Italian prisoners of war were brought to Middleton early 1945 writes Gloria Martinicca. The majority of Prisoners were taken to Post Hill in Bramley, Leeds. They couldn’t accommodate all of them at Post Hill so the remainder were billeted in Middleton Park.
There doesn’t seem to be any records of this; I have tried the Internet and the Leeds museum where only the Post Hill base is listed. However, I have some first hand knowledge of this as my Father was one of those prisoners. I was told my Dad was billeted in the Middleton Hall there where I also understand some of them were in huts. His name was Crocifisso Salvatori Martinicca. My father told people here he was called Enrico (as in Carouso) because people could say that but he became known as Eric!!! Every one called him Eric even one of his dearest friends Louigi Colletta, (Middleton’s Ice Cream man).
The Prisoners for the most part were treated reasonably well as most of the guards knew they had not wanted to fight us in the first place; all they had wanted to do when our war started was to leave Africa, where they had been for the previous 4 years, and go home to their families but instead Mussolini signed them up to fight with Germany. They couldn’t understand why they were not on our side as they had been in the First War. After the Italian surrender they thought they would be able to swap sides and fight with us but they were taken prisoner and brought to England; first to London then Liverpool followed by Middleton. Dad said he had to learn English 3 times.
There was one sergeant who was a nasty piece of work and did all he could to make their lives a misery. My Mum couldn’t remember his name, just how horrible he was.The men’s uniforms were in a disgusting state by the time they got to Middleton and of course the people here had nothing either, things were in short supply for everyone, they were all busy trying to make do and mend. However there was an abundance of army blankets, they were also able to get green dye so the two tailors in the camp set to work making uniforms out of them. The evenings were spent making craft things like belts out of the cellophane from cig packets. I still have one, and an embroidered men’s handkerchief of St Antonio done by one of my father’s friends.
After V.E. day the men were allowed out of the camp. They used to go for walks and went to the cinema. They couldn’t go to the Tivoli, the manager wouldn’t let them in, so they walked through the woods to the Rex. The Manager at the Rex welcomed them as he said his brother had been shot down in Italy, the Italian people had hidden him and helped him escape from the Germans. He got back home safe.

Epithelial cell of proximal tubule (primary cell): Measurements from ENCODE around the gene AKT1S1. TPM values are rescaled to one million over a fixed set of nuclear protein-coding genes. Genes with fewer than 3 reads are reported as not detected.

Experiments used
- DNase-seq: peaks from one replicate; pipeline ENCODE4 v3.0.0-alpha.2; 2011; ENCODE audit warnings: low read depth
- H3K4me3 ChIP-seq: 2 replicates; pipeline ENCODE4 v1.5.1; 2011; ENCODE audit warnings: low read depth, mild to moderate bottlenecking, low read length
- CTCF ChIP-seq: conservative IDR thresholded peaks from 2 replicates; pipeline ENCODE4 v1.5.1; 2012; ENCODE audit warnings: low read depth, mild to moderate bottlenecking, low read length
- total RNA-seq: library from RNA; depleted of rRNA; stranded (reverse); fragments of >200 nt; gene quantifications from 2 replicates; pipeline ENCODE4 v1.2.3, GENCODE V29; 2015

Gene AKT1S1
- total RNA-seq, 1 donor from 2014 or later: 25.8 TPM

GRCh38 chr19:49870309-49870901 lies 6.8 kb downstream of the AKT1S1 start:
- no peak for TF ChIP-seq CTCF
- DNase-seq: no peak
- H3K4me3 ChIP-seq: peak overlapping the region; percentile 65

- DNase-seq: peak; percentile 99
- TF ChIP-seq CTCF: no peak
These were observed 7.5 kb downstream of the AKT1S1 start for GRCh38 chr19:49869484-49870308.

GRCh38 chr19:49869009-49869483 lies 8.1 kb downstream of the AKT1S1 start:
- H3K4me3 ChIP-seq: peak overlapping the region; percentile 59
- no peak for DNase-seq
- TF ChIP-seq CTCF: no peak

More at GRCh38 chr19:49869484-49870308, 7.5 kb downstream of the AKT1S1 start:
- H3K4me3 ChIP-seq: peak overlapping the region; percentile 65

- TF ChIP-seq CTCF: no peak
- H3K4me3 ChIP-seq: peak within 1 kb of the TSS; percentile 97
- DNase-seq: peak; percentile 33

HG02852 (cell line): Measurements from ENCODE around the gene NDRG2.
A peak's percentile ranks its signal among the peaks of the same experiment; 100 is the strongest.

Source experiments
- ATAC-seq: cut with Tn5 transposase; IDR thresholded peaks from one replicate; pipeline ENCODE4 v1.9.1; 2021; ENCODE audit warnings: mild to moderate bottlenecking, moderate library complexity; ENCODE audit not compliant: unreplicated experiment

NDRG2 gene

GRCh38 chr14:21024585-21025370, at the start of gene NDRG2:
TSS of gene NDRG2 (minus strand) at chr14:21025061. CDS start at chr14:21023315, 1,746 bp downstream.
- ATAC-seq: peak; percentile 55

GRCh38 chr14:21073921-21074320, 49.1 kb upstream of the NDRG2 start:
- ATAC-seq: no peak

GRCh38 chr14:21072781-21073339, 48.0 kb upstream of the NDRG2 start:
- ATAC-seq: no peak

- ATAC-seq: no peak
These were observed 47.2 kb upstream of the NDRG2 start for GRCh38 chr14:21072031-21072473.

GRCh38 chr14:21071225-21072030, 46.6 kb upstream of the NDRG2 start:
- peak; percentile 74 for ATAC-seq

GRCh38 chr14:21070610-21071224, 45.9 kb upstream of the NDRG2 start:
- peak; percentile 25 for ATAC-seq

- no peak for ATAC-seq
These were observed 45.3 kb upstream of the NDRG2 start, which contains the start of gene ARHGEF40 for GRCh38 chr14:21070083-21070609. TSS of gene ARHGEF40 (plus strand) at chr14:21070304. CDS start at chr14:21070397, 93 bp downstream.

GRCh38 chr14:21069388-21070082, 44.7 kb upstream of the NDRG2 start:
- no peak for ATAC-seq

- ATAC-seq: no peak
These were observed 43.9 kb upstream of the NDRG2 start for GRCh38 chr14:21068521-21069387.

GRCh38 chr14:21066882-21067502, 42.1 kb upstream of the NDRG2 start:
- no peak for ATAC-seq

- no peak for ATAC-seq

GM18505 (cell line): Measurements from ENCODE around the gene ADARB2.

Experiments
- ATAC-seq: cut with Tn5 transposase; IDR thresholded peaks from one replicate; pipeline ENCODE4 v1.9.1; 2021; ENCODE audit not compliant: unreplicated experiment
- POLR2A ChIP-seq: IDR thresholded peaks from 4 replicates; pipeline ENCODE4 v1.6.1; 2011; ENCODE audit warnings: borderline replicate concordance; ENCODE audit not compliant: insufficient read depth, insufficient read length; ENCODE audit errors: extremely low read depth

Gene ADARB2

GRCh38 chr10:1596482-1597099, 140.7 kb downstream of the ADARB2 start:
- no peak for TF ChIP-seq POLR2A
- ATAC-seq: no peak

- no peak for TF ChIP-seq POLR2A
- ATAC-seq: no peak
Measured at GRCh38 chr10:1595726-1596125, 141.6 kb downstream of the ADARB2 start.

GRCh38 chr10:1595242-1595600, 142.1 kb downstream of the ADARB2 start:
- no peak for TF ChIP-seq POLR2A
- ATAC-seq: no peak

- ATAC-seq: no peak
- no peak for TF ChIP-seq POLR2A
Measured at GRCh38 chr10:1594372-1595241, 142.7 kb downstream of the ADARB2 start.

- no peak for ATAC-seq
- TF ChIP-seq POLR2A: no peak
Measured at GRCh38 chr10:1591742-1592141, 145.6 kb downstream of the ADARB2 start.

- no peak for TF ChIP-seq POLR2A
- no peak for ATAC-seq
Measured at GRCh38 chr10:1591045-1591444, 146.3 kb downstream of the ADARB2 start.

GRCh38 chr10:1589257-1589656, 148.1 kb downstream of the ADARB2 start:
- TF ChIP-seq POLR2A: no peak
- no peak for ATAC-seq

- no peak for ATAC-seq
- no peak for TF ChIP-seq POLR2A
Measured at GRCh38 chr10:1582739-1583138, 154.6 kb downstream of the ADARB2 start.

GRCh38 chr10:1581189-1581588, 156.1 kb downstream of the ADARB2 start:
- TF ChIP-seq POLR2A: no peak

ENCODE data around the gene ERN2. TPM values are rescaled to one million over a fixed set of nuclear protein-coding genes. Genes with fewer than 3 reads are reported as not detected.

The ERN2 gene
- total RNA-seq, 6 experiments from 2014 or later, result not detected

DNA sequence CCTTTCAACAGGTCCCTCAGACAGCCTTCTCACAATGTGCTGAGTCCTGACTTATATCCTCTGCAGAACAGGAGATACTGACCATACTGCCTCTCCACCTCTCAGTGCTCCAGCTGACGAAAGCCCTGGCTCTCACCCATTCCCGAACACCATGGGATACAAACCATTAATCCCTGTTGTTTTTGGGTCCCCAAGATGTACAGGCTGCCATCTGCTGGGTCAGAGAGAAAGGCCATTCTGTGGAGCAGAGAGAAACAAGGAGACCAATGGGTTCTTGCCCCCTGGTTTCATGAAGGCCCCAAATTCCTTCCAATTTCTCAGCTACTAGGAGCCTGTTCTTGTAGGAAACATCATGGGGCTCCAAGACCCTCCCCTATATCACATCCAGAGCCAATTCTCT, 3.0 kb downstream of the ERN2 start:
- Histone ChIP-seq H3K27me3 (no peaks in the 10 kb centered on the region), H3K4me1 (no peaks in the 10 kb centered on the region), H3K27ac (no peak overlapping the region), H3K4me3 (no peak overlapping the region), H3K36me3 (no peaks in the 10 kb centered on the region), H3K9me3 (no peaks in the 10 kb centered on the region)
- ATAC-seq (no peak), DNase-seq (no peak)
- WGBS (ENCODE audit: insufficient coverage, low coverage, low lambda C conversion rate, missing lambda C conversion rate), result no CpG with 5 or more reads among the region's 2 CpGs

The Italians had to walk down to the Rex, and anywhere else they went, because they weren’t allowed on the trams; not bad in fine weather but after the south of Italy and North Africa they were glad of the blanket uniforms.
My mother was a Wren in the war she was stationed in Liverpool and was sent to guide the ships in with only a torch in the Blackout. After seeing her friend crushed to death between a ship and the dock Mum was allowed to work in the canteen. Mum was released in June 1945 due to problems with her feet (as she said endless ‘square bashing’ took its toll) and on her return to Middleton she was sent to the camp to work on food supplies. This is how she met my father.
The men were assigned a work detail; one of the jobs my Father did was working at Robin Hood filling coal sacks and generally moving it around on trucks or wherever. During the winter of 1946 in a particularly cold spell the family, along with most other people, couldn’t get coal. They had money to feed the gas meter so they were sat in the kitchen in the flat in Sissons Road with their coats on round the gas oven trying to get warm when my father arrived and saw the predicament they were in. He said “there is plenty of coal down there, they don’t need it all” and he borrowed my uncle’s bike and the next night he brought them a sack of coal. My gran was very worried he would get into trouble but he thought it was very wrong that a woman of 60 was left to freeze when in his opinion there was no need. Food was still in short supply and rationed so when my Dad and a couple of his mates went to any of my family they made pasta and used what was available to make the sauce. That was the first time any of the family had seen spaghetti. My grandmother said it looked a bit odd when they were swinging the dough around, it looked like hanks of wool, but it was a lovely change from the food they were used to.
The Italians were sent home in the January of 1947. My Father set off back to England on the 7th of December 1947. He made a suit case from a piece of wooden furniture – it weighs a lot when it’s empty. Dad travelled by train from Lecce, in the heel part of the south of Italy, then he worked his passage on a ship called the Andes from Naples and then trains through England. It took him three weeks to get back here. When he arrived in Leeds Station he had no money left. A policeman loaned him 6 pence for his tram fare, he took it back to him the following day. My Parents were married at St. Philips Church on the 7th of January 1948.